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Lookup NU author(s): Professor Rachel CooperORCiD
This work is licensed under a Creative Commons Attribution 4.0 International License (CC BY 4.0).
© Author(s) (or their employer(s)) 2018. Re-use permitted under CC BY. Published by BMJ. Objective To examine whether different lifetime patterns of cigarette smoking are associated with chronic widespread pain (CWP) and chronic regional pain (CRP) at age 68. Design Prospective cohort study. Setting England, Scotland and Wales. Participants Up to 2347 men and women from the Medical Research Council National Survey of Health and Development, who have been followed up since birth in 1946 and provided sufficient information on cigarette smoking across adulthood to be classified as never smoker, predominantly non-smoker, predominantly smoker or lifelong smoker and pain assessment at age 68. Primary outcome measures Pain was self-reported at age 68, and CWP was defined according to American College of Rheumatology criteria. Participants who reported having pain for ≥3 months but who did not meet the CWP definition were classified as having CRP; those who reported pain which had lasted for <3 months were classified as 'other' pain. No pain was the reference group. Results Findings from multinomial logistic regression models indicated that compared with never smokers, predominantly non-smokers, predominantly smokers and lifelong smokers all had an increased risk of CWP; relative risk ratios=1.70(95% CI 1.16 to 2.49); 2.10(95% CI 1.34 to 3.28) and 1.88(95% CI 0.99 to 3.57), respectively, after adjusting for sex, own occupational class, educational level, body mass index, leisure time physical activity, alcohol intake, long-standing illness and symptoms of anxiety and depression. No association was observed between smoking history and CRP or other pain. Conclusions These results suggest that exposure to cigarette smoking at any stage in adulthood was associated with higher risk of CWP in later adulthood; highlighting the ongoing importance of smoking prevention programmes. It also suggests that assessment of lifetime smoking behaviour may be more useful in identifying those at greater risk of CWP in later life than assessment of current smoking status.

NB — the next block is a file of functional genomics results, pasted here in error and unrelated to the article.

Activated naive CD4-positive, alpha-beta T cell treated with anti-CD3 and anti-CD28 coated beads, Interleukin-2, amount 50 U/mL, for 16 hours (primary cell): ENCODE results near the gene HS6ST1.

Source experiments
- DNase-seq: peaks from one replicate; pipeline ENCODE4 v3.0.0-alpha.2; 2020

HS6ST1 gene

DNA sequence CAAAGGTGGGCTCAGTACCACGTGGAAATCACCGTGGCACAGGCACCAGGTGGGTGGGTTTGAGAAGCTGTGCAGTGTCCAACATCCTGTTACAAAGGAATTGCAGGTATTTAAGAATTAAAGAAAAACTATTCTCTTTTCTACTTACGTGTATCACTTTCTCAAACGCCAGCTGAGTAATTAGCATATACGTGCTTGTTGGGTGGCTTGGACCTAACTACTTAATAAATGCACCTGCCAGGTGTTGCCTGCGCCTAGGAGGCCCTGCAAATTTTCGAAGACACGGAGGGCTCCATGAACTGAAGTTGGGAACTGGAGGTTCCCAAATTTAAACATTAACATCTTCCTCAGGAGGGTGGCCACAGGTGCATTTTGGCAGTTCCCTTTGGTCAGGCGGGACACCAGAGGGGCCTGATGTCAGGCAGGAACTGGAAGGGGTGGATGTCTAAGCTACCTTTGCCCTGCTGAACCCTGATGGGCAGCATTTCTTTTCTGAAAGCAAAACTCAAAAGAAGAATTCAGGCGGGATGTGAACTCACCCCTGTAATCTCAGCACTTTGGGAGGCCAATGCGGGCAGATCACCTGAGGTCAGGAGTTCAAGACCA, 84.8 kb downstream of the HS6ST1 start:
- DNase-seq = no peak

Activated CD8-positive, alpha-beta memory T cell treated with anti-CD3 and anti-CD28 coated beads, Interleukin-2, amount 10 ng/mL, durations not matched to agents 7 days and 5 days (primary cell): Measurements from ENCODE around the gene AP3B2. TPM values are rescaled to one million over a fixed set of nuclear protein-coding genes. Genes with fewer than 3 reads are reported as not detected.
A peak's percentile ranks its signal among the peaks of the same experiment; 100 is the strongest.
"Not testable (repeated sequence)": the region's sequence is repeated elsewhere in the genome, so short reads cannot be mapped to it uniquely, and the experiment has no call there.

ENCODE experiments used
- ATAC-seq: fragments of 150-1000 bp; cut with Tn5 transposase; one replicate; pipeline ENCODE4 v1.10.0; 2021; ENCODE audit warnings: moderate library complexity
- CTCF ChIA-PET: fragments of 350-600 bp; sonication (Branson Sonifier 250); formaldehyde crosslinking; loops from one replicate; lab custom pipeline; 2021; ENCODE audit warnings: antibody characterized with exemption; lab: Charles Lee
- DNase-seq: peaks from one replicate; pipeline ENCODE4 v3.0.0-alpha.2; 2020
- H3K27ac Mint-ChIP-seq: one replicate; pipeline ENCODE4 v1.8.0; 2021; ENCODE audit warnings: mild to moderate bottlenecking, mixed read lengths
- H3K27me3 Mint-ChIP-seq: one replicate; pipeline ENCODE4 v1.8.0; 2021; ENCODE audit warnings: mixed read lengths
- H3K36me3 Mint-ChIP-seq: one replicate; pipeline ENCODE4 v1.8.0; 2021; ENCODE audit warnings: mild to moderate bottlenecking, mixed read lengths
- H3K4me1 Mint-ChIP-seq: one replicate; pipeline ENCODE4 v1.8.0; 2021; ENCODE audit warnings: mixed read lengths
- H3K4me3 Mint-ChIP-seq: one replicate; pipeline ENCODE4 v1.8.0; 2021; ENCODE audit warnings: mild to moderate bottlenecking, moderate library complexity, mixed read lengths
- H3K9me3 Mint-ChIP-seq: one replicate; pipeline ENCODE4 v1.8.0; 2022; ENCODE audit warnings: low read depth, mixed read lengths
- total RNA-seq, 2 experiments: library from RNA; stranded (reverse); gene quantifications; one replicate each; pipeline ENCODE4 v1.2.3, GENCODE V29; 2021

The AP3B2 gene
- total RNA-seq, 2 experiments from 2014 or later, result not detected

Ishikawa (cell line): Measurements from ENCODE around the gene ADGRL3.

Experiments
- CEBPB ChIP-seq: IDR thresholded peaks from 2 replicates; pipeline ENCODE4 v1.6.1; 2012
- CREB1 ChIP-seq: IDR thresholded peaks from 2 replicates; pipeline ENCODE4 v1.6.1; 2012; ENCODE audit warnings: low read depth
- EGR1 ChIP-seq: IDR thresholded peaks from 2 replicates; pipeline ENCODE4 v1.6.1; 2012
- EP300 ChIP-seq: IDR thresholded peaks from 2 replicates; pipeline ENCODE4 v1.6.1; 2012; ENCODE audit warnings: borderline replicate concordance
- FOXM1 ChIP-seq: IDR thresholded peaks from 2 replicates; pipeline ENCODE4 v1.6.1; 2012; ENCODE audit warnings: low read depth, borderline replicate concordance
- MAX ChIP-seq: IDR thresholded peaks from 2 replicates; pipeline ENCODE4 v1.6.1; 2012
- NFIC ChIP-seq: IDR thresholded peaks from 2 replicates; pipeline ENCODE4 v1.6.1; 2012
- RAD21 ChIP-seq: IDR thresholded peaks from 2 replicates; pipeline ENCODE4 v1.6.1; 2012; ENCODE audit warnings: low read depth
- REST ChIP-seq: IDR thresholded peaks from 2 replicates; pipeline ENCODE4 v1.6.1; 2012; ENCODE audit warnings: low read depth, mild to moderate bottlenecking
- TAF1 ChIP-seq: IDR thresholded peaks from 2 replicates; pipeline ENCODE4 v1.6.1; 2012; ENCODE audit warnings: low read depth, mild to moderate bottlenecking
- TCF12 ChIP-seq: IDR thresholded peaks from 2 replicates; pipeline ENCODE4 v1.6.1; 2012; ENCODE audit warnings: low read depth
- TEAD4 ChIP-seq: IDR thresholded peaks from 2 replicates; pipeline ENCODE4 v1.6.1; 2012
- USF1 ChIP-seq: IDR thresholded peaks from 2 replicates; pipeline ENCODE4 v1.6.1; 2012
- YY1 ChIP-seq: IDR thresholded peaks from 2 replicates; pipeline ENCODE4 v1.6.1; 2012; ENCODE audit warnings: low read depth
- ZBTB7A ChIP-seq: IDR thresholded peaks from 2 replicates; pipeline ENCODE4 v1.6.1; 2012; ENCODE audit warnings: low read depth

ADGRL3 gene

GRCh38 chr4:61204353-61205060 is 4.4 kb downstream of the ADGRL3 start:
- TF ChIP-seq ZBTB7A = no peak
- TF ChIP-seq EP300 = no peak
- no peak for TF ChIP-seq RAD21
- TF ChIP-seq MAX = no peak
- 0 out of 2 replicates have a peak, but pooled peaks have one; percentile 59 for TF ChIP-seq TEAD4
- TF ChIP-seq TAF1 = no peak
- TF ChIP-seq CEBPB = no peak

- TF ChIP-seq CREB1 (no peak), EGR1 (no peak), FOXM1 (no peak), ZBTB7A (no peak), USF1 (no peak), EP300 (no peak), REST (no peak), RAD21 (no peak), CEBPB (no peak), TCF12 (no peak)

Author(s): Bendayan R, Cooper R, Muthuri SG
Publication type: Article
Publication status: Published
Journal: BMJ Open
Online publication date: 29/08/2018
Acceptance date: 30/06/2018
Date deposited: 21/01/2022
ISSN (electronic): 2045-2322
Publisher: BMJ Publishing Group
PubMed id: 30158227
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